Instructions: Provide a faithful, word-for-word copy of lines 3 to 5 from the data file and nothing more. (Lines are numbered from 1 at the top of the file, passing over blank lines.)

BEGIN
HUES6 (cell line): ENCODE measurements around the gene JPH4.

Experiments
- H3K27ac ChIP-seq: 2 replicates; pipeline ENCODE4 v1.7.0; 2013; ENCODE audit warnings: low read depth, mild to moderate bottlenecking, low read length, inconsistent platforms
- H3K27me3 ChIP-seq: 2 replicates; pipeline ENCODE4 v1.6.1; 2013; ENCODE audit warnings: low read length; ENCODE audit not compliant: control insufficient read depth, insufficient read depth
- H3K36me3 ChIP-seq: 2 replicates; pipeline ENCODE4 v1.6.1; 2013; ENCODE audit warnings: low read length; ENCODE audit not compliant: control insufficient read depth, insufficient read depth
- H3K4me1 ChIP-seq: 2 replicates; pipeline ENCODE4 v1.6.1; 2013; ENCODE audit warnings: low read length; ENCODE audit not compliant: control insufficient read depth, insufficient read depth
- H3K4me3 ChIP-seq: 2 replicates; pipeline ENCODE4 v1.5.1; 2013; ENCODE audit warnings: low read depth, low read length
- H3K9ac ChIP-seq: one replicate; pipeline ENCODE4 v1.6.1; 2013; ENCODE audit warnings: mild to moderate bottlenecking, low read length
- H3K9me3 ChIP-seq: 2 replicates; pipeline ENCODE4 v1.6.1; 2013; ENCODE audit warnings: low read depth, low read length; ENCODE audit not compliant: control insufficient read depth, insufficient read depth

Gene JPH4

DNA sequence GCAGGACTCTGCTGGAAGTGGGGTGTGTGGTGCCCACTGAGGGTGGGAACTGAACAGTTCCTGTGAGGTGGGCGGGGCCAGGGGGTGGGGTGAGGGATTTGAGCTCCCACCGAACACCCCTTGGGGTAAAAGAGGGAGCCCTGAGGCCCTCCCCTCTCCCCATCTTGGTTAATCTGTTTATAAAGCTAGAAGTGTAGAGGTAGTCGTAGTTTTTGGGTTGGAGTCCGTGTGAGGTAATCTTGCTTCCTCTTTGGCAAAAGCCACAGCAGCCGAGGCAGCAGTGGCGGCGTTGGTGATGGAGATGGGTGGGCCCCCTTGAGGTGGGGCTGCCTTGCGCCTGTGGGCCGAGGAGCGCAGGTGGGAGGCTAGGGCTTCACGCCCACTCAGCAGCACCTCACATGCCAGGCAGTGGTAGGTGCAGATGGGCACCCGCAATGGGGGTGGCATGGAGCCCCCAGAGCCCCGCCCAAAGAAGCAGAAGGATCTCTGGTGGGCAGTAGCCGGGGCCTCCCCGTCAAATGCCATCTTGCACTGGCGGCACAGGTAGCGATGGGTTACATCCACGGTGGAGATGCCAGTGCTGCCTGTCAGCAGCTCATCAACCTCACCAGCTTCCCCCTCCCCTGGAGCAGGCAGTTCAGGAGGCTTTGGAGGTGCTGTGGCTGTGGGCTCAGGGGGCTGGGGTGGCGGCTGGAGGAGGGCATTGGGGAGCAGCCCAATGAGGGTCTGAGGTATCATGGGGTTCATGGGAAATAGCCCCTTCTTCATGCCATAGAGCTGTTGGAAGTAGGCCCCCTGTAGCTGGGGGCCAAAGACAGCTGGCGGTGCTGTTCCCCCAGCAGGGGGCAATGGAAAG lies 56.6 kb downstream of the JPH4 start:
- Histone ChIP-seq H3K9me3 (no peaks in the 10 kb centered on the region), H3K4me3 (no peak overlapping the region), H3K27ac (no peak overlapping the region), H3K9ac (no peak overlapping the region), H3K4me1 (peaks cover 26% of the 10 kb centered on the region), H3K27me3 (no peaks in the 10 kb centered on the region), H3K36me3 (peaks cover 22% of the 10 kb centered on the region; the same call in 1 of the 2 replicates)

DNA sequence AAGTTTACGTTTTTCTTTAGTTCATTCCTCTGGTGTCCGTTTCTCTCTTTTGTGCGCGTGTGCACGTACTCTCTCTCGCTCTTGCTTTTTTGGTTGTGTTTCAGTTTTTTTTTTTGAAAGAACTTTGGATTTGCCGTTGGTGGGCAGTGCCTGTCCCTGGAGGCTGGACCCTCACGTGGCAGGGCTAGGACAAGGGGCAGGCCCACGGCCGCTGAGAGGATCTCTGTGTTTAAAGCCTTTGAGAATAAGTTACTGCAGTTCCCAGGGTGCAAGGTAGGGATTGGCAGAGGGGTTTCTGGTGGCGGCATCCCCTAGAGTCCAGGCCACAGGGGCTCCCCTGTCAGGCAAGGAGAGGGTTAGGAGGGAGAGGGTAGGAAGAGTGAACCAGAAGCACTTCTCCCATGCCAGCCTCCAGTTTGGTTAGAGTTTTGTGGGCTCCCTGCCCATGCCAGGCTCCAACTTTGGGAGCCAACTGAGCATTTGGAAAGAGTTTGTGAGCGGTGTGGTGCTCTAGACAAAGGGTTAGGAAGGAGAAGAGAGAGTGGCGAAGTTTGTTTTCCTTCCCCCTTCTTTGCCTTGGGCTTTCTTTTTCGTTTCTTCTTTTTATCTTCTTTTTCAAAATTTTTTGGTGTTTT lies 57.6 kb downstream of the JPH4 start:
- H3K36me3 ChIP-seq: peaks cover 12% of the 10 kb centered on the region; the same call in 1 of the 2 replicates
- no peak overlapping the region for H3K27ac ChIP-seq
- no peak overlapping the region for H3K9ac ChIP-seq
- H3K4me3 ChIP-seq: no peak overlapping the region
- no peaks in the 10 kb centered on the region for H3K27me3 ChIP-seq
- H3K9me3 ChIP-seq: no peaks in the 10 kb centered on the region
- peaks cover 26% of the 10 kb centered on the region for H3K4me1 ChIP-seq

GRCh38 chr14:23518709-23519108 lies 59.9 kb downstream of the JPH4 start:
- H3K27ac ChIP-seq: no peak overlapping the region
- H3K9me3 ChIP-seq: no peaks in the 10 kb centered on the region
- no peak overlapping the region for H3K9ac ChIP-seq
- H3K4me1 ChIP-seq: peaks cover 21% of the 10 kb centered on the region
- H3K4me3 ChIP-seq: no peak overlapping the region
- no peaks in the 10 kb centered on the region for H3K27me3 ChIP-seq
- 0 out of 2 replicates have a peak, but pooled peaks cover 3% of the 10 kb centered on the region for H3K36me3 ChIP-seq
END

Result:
- H3K27ac ChIP-seq: 2 replicates; pipeline ENCODE4 v1.7.0; 2013; ENCODE audit warnings: low read depth, mild to moderate bottlenecking, low read length, inconsistent platforms
- H3K27me3 ChIP-seq: 2 replicates; pipeline ENCODE4 v1.6.1; 2013; ENCODE audit warnings: low read length; ENCODE audit not compliant: control insufficient read depth, insufficient read depth
- H3K36me3 ChIP-seq: 2 replicates; pipeline ENCODE4 v1.6.1; 2013; ENCODE audit warnings: low read length; ENCODE audit not compliant: control insufficient read depth, insufficient read depth